From June 2009 until last year, I was an abortion clinic escort. A clinic escort is a volunteer who goes to an abortion clinic to help get patients and staff into the clinic safely and without conflict with protesters who are often standing outside. Not all clinics have escorts; some don't have a significant number of protesters, and others have found that with their particular protesters, escorts make things worse. But under the right circumstances a clinic escort can help the patients a lot.
My home clinic was in New Jersey, which people tend to think of as being a blue state. But that clinic had a really bad protester problem for many years. I also volunteered as an escort in Pennsylvania and for short stints in Kansas, Nebraska, Maryland, North Carolina, and Kentucky. To be an escort at most places you'll take a training class with the staff, and then you'll sign a legal agreement about patients' right to privacy. You also learn that you're not here to tackle protesters in a physical way, you're here to be eyes and ears and moral support. The class will often tell you not to engage with protesters. This is not a coutnerprotest, and you cannot deescalate anything by hollering at a protester. No matter how cold a burn you've got, you just have to shut your mouth.
The protesters vary somewhat from state to state and also according to their own beliefs, but a lot of their tactics end up being pretty consistent. It can be kind of a cat-and-mouse game for protesters in terms of what they can get away with. They know trespassing on clinic property is illegal, and technically it's illegal to physically impede access to a facility. But they also know that if clinic staff calls police a lot, that tries the police's patience. Usually trespassing is done kind of sneakily, but I certainly have seen protesters come up onto the property, and even try to get into the lobby. Sometimes they have gotten in and started handing out plastic fetus dolls.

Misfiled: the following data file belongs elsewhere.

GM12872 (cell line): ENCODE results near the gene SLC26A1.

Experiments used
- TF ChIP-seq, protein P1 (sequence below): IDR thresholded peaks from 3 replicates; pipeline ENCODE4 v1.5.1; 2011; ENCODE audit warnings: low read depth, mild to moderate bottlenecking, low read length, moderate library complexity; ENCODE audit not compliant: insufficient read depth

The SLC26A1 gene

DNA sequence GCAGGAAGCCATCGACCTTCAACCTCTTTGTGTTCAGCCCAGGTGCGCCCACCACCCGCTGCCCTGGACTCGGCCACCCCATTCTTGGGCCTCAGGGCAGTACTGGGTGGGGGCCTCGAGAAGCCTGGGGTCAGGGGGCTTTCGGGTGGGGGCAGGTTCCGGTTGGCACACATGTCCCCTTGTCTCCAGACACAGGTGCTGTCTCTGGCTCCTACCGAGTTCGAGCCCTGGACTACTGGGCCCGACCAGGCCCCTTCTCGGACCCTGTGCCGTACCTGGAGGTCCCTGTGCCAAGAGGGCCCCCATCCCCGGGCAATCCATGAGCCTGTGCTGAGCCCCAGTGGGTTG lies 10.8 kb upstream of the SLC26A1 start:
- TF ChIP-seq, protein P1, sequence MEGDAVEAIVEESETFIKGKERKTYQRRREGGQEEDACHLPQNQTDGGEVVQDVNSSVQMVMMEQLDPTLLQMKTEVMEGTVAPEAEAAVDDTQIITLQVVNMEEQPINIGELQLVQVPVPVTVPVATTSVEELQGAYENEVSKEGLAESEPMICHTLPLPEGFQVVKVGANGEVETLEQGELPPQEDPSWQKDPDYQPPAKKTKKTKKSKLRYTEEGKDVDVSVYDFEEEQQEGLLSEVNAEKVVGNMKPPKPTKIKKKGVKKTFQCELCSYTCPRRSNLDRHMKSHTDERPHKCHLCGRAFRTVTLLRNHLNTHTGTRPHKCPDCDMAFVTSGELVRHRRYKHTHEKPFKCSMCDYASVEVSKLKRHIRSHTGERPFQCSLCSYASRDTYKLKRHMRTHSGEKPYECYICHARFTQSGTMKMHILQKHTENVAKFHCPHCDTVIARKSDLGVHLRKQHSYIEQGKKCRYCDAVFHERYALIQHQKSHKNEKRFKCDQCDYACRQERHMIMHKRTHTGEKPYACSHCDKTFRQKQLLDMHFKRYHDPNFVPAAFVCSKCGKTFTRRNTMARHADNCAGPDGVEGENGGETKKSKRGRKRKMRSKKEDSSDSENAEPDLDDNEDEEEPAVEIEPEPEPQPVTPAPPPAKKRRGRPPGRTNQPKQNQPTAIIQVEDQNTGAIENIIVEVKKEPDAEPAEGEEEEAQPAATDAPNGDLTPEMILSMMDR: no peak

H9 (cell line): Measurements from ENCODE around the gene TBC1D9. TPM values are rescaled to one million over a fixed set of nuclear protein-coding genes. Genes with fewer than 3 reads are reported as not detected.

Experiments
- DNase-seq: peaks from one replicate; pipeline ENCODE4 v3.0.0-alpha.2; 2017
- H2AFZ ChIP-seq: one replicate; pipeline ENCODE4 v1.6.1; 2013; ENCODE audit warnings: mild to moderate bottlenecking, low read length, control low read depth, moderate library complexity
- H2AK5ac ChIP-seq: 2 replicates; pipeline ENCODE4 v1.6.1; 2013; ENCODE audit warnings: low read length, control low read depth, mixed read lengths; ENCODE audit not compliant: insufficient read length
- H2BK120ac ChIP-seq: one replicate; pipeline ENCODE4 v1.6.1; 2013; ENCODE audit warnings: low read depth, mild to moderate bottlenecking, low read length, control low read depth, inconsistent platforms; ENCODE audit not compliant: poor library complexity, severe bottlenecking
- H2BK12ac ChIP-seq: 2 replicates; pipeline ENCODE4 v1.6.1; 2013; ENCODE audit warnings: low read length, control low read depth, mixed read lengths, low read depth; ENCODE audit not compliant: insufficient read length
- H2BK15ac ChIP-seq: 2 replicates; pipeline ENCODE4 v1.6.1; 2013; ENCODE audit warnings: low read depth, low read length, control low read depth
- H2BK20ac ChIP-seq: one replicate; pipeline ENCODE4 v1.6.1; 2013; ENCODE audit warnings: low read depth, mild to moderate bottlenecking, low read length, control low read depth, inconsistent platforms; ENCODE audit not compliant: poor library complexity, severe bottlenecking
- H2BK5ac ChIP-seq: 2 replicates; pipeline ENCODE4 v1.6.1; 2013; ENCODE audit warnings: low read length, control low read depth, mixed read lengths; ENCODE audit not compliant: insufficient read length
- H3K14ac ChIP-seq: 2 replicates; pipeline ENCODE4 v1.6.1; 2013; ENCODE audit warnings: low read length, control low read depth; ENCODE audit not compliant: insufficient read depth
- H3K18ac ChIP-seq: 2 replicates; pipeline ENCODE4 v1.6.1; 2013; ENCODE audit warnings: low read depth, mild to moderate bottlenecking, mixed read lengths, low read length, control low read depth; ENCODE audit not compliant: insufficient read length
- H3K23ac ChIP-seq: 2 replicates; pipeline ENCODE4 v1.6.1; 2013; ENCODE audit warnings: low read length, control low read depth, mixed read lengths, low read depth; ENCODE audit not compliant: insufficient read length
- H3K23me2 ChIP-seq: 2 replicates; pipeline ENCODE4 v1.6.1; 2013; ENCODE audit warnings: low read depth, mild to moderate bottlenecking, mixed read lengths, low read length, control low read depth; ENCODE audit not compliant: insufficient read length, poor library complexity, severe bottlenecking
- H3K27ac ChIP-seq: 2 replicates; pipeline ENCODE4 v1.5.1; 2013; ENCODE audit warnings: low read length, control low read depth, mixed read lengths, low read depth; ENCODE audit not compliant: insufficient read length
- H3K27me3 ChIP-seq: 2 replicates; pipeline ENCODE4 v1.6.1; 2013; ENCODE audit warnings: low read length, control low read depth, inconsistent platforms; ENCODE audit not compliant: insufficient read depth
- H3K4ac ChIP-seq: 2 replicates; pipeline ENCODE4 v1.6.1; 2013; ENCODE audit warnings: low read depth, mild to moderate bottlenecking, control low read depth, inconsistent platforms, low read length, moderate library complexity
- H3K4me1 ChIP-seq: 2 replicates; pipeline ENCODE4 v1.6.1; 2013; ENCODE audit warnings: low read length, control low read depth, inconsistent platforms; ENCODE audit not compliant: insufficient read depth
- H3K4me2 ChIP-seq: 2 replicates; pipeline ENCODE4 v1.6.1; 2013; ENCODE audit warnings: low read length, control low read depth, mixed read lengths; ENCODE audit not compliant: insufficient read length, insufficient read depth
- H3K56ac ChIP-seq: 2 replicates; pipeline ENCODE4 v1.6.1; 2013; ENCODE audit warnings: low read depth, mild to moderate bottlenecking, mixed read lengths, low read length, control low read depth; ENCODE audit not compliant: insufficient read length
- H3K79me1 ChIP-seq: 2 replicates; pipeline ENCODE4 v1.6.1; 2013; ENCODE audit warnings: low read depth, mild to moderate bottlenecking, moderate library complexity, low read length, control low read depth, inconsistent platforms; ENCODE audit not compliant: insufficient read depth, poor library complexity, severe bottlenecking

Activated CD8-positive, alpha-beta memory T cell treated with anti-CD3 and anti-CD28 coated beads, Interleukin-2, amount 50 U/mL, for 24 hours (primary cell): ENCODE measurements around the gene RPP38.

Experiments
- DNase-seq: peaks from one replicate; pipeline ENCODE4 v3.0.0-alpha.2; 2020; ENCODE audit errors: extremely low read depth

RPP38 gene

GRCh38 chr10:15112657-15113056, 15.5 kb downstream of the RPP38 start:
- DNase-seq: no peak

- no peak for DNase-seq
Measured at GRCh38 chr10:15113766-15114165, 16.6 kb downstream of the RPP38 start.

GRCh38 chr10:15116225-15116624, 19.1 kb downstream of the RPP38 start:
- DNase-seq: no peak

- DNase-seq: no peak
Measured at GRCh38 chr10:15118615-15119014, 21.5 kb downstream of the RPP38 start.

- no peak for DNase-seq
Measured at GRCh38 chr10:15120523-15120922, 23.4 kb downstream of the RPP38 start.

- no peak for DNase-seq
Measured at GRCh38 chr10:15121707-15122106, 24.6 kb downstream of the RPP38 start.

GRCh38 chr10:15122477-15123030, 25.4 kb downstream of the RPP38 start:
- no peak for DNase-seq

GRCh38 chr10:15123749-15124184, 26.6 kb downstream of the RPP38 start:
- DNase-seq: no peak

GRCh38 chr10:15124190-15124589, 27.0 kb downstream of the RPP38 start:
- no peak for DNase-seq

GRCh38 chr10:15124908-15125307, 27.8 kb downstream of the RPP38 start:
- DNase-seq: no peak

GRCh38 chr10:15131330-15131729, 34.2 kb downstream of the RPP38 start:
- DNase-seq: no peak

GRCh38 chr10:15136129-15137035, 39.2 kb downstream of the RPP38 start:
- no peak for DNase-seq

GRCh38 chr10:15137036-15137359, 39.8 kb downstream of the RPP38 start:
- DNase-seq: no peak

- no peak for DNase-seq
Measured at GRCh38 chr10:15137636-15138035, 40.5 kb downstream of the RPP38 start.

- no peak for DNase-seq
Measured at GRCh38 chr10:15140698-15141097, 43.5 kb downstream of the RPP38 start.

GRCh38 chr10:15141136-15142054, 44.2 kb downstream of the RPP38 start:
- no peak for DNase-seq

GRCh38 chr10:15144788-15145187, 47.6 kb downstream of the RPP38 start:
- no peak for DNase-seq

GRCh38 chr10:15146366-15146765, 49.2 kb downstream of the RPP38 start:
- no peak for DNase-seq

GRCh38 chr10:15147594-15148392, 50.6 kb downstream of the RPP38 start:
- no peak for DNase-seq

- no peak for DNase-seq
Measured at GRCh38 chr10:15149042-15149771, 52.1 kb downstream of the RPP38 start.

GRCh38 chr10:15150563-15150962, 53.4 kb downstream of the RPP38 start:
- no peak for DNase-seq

In Kentucky, the regular escorts there said they used to come only on Saturdays, but they realized they needed to do it on weekdays as well because one of them drove past the clinic once and saw a protester physically blocking the door. A woman would try to step around him and he would step with her. The escort said, "In Kentucky we're all so polite that the woman wasn't going to make a scene." But she needed help to get in.
You also can't underestimate the impact of some of the hateful things that get shouted and screamed. In Pennsylvania there was a man who screamed, "Mommy, Daddy, don't tear off my arms and legs." A couple of guys in New Jersey would scream, "The doctor in there rapes patients on the table" (which wasn't true). One guy screamed, "I should firebomb this place." Or you'll hear protesters waiting for patients to come out, and then saying things like, "Remember that today is February 13, 2013. Today is the day you killed your baby."
"Be a man" is a very common derogatory phrase yelled at male companions. Protesters will say, "Don't let her kill your baby."